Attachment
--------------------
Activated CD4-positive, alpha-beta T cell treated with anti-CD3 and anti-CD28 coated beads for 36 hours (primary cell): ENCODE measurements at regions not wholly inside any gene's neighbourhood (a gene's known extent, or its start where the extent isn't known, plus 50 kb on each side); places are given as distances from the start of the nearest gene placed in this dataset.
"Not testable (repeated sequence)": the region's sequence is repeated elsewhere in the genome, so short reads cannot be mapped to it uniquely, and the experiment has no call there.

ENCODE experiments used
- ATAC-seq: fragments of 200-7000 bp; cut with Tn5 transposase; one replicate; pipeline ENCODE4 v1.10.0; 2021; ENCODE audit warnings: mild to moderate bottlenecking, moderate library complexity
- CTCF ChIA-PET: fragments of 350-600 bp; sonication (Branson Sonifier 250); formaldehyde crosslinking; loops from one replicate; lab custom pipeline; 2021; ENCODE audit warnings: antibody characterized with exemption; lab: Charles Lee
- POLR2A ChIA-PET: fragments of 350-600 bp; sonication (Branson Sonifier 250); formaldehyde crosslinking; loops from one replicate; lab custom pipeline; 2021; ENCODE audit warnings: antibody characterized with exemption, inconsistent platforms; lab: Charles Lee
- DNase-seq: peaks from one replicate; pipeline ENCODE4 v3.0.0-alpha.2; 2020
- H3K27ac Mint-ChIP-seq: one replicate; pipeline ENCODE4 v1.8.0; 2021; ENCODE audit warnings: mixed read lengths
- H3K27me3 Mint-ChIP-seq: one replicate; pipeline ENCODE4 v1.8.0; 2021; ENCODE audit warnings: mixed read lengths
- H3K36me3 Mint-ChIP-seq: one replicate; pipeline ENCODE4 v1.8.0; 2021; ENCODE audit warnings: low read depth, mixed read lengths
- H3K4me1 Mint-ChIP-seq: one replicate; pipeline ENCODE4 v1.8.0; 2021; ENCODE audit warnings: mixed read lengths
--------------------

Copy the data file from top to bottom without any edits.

Activated CD4-positive, alpha-beta T cell treated with anti-CD3 and anti-CD28 coated beads for 36 hours (primary cell): ENCODE measurements at regions not wholly inside any gene's neighbourhood (a gene's known extent, or its start where the extent isn't known, plus 50 kb on each side); places are given as distances from the start of the nearest gene placed in this dataset.
"Not testable (repeated sequence)": the region's sequence is repeated elsewhere in the genome, so short reads cannot be mapped to it uniquely, and the experiment has no call there.

ENCODE experiments used
- ATAC-seq: fragments of 200-7000 bp; cut with Tn5 transposase; one replicate; pipeline ENCODE4 v1.10.0; 2021; ENCODE audit warnings: mild to moderate bottlenecking, moderate library complexity
- CTCF ChIA-PET: fragments of 350-600 bp; sonication (Branson Sonifier 250); formaldehyde crosslinking; loops from one replicate; lab custom pipeline; 2021; ENCODE audit warnings: antibody characterized with exemption; lab: Charles Lee
- POLR2A ChIA-PET: fragments of 350-600 bp; sonication (Branson Sonifier 250); formaldehyde crosslinking; loops from one replicate; lab custom pipeline; 2021; ENCODE audit warnings: antibody characterized with exemption, inconsistent platforms; lab: Charles Lee
- DNase-seq: peaks from one replicate; pipeline ENCODE4 v3.0.0-alpha.2; 2020
- H3K27ac Mint-ChIP-seq: one replicate; pipeline ENCODE4 v1.8.0; 2021; ENCODE audit warnings: mixed read lengths
- H3K27me3 Mint-ChIP-seq: one replicate; pipeline ENCODE4 v1.8.0; 2021; ENCODE audit warnings: mixed read lengths
- H3K36me3 Mint-ChIP-seq: one replicate; pipeline ENCODE4 v1.8.0; 2021; ENCODE audit warnings: low read depth, mixed read lengths
- H3K4me1 Mint-ChIP-seq: one replicate; pipeline ENCODE4 v1.8.0; 2021; ENCODE audit warnings: mixed read lengths